Low-income households ‘priced out’ of insurance market

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After a health shock, Paulette Mattan and her husband were taken out of the workforce in the 1990s, and paying for insurance to use the car, or to cover the contents of the home, became an unaffordable luxury.

“You just really live,” said the 55-year-old, who lives in a disadvantaged part of south London. “And even worse, where you live [the cost of cover] Higher than that, so you were kind of priced out of the market.”

Mattan, who’s back in business, has since taken a single cap on certain items in the home: an expensive and partial solution.

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Her experience illustrates the challenge faced by low-income people seeking insurance coverage and how unexpected change in circumstances can deprive a family of risk management products that many people take for granted.

“This is the most overlooked area of ​​financial inclusion,” said Martin Kobak, director of the campaign group Fair By Design and commissioner at the UK Financial Inclusion Commission.

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Official data on home insurance shows that less affluent families are less likely to be covered.

Research shows that people with lower incomes are more likely to pay more because of where they live where they can afford car or home coverage, as insurance companies assume a higher level of claims in disadvantaged neighborhoods. Moreover, these customers can often only pay their monthly installments, rather than annually, which is usually more expensive.

Insurers justify the extra costs by saying that customers take an actual loan and pay it off over 12 months but accept revocation of coverage if the customer stops paying.

Research indicates that the problem is getting worse. A report published in September by the Institute and College of Actuaries and Fair By Design showed that insurance has outstripped capacity to become the largest contributor to the so-called “poverty premium” – the extra amount low-income people have to pay for services deemed essential.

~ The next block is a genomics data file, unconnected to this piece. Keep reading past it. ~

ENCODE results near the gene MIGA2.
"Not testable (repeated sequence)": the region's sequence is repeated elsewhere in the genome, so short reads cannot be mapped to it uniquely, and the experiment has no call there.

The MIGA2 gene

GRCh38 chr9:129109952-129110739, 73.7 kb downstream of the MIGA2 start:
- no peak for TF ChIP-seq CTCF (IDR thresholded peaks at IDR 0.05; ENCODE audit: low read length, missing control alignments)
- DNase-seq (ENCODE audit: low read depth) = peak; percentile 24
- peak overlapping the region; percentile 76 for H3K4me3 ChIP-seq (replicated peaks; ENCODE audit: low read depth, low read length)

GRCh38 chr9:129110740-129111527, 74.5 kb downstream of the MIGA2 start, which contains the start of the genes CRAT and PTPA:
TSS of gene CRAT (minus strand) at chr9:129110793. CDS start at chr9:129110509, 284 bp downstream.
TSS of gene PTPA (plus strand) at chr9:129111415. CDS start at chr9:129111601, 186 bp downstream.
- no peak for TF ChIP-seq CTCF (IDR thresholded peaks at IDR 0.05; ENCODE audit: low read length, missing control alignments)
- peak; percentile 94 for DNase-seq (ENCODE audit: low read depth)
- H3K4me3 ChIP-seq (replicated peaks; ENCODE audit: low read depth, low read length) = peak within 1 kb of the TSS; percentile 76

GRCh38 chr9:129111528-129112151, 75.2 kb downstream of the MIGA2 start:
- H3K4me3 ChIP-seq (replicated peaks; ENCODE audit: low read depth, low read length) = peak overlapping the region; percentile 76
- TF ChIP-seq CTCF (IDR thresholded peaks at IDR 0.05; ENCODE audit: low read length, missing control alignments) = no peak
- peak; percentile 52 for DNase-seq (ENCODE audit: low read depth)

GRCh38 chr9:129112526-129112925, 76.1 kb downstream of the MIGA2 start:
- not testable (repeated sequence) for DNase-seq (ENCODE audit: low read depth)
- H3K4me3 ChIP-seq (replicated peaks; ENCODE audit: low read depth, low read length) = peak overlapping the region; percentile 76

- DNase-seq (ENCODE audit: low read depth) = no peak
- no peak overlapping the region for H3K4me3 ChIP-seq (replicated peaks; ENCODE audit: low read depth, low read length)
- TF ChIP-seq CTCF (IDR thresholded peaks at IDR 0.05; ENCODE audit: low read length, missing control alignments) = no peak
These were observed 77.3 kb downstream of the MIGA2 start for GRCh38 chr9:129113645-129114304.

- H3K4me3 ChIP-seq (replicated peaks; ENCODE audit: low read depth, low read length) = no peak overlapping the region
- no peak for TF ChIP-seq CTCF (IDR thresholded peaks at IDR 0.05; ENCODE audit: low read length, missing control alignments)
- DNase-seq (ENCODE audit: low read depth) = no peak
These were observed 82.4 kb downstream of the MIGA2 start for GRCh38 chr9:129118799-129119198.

The study expects this trend to continue as insurance companies take an ever more individualistic approach to pricing risk.

The general principle of insurance is that the premiums of the many are paid for the claims of the few. But some experts worry that accurate identification of risks, aided by the increasing amount of data accessible to insurers, will make certain groups of people and regions increasingly uninsurable.

People with living experience with poverty who were consulted in the report, like Matan, cited barriers including unaffordable premiums or “refusing insurance entirely based on factors that were beyond their control.” Participants in the debate were particularly grieved because they were punished because of where they lived, when they had no choice to move.

The cost difference based on the level of deprivation in a given area is “astonishing and growing,” according to Sarah Davis, a senior researcher at the University of Bristol. Comparing car insurance costs for the same person and vehicle details, the additional cost of coverage in a disadvantaged area, compared to a more affluent area, rose from an average of £74 in 2016 to £298 in 2019, she said.